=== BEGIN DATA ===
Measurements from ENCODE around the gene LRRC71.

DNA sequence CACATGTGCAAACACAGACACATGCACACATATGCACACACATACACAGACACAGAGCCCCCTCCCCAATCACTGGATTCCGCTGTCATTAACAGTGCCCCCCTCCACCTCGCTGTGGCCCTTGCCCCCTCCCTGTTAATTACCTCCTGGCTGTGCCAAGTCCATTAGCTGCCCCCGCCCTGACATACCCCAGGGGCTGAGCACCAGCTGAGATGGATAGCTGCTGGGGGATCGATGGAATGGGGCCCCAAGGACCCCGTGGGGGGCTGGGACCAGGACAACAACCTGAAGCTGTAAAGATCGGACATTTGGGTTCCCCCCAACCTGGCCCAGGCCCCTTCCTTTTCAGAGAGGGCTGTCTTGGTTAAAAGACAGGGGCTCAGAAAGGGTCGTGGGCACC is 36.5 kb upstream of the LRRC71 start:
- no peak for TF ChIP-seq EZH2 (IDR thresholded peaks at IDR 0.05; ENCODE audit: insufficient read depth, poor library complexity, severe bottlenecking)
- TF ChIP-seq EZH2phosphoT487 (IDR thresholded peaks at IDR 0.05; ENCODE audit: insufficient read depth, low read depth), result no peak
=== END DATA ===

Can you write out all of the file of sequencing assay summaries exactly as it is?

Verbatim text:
Measurements from ENCODE around the gene LRRC71.

DNA sequence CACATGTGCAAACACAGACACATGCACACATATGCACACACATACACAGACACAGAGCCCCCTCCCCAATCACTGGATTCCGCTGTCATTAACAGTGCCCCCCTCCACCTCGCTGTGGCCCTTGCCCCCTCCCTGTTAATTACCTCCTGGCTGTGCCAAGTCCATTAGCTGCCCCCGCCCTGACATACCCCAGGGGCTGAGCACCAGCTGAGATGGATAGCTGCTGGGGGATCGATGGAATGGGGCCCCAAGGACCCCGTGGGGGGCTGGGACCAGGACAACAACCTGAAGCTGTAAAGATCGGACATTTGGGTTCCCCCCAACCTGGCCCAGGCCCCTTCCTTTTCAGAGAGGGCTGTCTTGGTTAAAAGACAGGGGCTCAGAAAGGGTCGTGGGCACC is 36.5 kb upstream of the LRRC71 start:
- no peak for TF ChIP-seq EZH2 (IDR thresholded peaks at IDR 0.05; ENCODE audit: insufficient read depth, poor library complexity, severe bottlenecking)
- TF ChIP-seq EZH2phosphoT487 (IDR thresholded peaks at IDR 0.05; ENCODE audit: insufficient read depth, low read depth), result no peak